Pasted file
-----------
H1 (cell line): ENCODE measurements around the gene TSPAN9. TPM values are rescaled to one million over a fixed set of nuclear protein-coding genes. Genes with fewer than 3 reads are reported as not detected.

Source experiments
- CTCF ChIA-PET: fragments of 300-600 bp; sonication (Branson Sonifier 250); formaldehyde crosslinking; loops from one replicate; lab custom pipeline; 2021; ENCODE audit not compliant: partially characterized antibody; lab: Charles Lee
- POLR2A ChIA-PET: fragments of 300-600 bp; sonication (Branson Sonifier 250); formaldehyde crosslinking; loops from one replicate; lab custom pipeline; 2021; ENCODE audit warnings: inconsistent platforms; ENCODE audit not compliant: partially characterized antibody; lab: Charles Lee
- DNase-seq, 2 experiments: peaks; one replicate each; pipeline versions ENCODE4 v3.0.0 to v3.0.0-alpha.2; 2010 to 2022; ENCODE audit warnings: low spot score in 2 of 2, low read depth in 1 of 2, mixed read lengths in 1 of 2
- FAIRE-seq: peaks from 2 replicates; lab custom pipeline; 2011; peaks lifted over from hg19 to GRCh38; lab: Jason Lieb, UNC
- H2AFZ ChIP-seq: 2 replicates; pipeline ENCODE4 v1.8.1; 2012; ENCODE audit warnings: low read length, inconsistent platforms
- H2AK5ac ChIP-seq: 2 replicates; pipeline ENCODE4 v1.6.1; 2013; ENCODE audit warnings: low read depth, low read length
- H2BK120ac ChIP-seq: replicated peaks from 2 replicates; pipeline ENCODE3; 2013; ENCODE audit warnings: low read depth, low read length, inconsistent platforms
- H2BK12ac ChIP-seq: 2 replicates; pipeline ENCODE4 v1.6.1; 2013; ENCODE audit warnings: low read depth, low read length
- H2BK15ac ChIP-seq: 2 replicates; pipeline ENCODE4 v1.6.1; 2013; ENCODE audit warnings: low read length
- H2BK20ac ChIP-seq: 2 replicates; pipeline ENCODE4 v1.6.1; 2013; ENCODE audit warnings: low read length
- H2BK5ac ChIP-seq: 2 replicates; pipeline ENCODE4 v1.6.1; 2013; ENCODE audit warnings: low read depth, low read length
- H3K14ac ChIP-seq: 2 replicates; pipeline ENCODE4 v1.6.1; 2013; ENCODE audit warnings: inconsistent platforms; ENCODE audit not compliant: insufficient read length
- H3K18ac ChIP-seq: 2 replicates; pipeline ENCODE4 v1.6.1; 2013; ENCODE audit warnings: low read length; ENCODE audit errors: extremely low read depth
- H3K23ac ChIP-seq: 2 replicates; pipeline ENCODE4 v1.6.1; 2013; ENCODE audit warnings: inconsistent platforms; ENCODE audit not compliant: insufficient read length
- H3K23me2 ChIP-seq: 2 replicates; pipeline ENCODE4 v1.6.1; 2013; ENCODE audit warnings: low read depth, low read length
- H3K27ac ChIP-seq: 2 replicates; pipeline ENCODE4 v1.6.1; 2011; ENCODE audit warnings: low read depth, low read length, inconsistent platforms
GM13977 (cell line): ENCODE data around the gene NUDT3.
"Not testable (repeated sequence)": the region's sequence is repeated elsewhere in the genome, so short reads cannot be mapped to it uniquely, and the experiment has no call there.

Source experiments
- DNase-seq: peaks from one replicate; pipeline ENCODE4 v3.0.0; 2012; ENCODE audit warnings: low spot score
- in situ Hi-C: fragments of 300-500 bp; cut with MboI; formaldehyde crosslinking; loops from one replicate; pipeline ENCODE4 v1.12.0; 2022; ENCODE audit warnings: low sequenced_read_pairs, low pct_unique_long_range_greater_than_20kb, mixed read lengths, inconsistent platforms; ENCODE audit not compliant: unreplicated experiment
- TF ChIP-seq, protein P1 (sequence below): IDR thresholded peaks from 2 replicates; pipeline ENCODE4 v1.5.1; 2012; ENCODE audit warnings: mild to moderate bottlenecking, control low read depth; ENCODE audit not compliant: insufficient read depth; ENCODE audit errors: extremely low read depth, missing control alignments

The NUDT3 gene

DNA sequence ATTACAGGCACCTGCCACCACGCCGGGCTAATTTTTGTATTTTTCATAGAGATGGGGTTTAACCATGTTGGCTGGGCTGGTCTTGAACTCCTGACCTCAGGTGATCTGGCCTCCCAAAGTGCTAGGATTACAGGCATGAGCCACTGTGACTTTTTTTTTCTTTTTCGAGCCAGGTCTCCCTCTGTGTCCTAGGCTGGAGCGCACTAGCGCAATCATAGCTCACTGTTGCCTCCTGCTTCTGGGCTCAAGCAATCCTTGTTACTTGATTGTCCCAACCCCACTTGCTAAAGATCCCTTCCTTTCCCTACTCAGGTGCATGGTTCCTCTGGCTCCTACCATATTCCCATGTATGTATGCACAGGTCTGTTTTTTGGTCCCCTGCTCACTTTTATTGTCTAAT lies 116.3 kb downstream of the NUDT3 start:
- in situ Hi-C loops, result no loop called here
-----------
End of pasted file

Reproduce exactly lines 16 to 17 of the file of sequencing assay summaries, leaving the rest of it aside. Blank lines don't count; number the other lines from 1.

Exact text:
- H3K23ac ChIP-seq: 2 replicates; pipeline ENCODE4 v1.6.1; 2013; ENCODE audit warnings: inconsistent platforms; ENCODE audit not compliant: insufficient read length
- H3K23me2 ChIP-seq: 2 replicates; pipeline ENCODE4 v1.6.1; 2013; ENCODE audit warnings: low read depth, low read length